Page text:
Supreme Court revives lawsuit against SuperValu, Safeway
On Thursday, the Supreme Court unanimously decided to revive lawsuits against the grocery chain and pharmacy company claiming that the retailers overcharged government healthcare program for prescription drugs by hundreds of millions of dollars, The Associated Press reported.
The issue stems back to 2006, when the two retailers matched Walmart’s offer to consumers of 30-day supplies of many generic drugs for $4 but charged Medicare and Medicaid higher prices. While the 7th Circuit Court of Appeals originally dismissed the suits on the grounds that the higher prices were “not objectively unreasonable” under the False Claims Act, Justice Clarence Thomas wrote that the appeals court applied the incorrect standard.
Number of the week: 5,100
That’s the number of workers grocers added to their payrolls in May, according to data released Friday by the U.S. Bureau of Labor Statistics. Total nonfarm employment rose by 339,000 last month, and the unemployment rate ticked up by 3.7%, the agency reported.
UNFI reports quarterly earnings
Investors will be closely watching the grocery retailer and wholesaler’s latest results, due Wednesday, for signs of improvement after the company’s profits plunged unexpectedly during its last quarter.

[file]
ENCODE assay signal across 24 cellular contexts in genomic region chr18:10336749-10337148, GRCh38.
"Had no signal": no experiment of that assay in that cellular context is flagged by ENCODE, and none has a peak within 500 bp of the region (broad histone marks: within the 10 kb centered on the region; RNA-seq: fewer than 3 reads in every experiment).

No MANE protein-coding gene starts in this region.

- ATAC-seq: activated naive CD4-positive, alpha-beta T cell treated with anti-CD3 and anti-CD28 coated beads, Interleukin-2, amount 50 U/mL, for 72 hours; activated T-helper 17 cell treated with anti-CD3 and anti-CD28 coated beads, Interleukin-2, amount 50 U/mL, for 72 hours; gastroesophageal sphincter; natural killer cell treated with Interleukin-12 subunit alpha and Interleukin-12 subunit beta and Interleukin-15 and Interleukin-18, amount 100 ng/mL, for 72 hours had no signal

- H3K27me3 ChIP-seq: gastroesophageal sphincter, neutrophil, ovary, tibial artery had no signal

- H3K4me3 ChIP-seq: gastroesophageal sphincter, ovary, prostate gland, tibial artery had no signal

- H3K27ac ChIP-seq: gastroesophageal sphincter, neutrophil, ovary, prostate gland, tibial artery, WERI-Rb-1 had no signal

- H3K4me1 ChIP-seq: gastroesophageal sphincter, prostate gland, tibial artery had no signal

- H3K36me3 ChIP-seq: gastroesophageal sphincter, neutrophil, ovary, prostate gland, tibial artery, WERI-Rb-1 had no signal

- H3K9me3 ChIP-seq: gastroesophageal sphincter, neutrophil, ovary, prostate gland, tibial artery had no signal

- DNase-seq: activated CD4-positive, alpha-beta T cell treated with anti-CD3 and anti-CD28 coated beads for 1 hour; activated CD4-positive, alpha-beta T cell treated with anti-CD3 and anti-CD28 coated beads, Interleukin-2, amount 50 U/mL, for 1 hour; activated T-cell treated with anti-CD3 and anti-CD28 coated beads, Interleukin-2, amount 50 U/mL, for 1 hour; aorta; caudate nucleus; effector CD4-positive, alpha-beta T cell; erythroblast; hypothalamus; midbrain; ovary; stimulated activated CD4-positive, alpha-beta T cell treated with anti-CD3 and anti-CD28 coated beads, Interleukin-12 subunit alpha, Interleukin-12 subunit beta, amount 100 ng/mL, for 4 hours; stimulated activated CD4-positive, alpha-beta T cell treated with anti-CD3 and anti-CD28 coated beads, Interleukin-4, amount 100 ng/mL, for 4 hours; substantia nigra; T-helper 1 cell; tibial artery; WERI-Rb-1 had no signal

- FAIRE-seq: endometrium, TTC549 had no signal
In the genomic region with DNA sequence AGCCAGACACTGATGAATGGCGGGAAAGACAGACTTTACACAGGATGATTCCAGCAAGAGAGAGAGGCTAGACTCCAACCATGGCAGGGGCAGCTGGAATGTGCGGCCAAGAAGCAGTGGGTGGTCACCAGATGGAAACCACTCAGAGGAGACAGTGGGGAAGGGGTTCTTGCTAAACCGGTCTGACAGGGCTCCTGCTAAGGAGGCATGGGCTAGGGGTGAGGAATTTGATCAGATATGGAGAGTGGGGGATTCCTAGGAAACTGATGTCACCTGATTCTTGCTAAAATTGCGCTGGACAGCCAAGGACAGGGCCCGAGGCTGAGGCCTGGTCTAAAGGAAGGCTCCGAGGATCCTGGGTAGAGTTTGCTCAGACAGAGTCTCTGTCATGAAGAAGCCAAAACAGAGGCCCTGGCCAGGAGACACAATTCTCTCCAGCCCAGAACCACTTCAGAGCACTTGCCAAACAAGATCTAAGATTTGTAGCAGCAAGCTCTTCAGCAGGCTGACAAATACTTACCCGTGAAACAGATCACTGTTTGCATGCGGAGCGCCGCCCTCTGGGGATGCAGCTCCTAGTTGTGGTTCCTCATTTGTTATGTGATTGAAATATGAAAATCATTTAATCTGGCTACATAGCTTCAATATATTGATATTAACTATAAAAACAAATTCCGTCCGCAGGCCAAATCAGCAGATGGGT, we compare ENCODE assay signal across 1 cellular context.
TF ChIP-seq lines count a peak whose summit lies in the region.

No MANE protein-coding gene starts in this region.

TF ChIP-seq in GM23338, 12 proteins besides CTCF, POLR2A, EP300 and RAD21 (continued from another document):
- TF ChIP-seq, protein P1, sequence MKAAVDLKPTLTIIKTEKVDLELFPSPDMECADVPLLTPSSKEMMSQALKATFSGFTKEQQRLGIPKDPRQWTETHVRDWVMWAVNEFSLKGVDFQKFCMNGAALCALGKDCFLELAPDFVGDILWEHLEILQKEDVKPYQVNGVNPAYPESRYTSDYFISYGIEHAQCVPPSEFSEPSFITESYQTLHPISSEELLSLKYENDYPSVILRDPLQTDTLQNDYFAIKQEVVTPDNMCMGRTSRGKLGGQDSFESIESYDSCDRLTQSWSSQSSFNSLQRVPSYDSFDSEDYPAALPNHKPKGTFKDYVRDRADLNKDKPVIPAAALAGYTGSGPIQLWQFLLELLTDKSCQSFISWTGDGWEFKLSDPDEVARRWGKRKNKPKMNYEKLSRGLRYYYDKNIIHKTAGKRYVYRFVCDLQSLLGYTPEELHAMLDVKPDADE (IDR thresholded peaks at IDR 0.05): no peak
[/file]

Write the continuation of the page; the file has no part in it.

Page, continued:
A local grocery store is luring a new customer base in with apples.
Staff at FreshPoint Local supermarket in Englandspotted a red panda running down the street and were able to lure her to safety with an apple, United Press International reported earlier this week. Shortly after the workers called to report their new customer’s whereabouts, police and zookeepers arrived at the scene, where the animal was safely recaptured and returned to the Newquay Zoo.
Rachel Craze, director of the grocery store, told ITV News Sundara “very much enjoyed the apple” FreshPoint Local treated her to.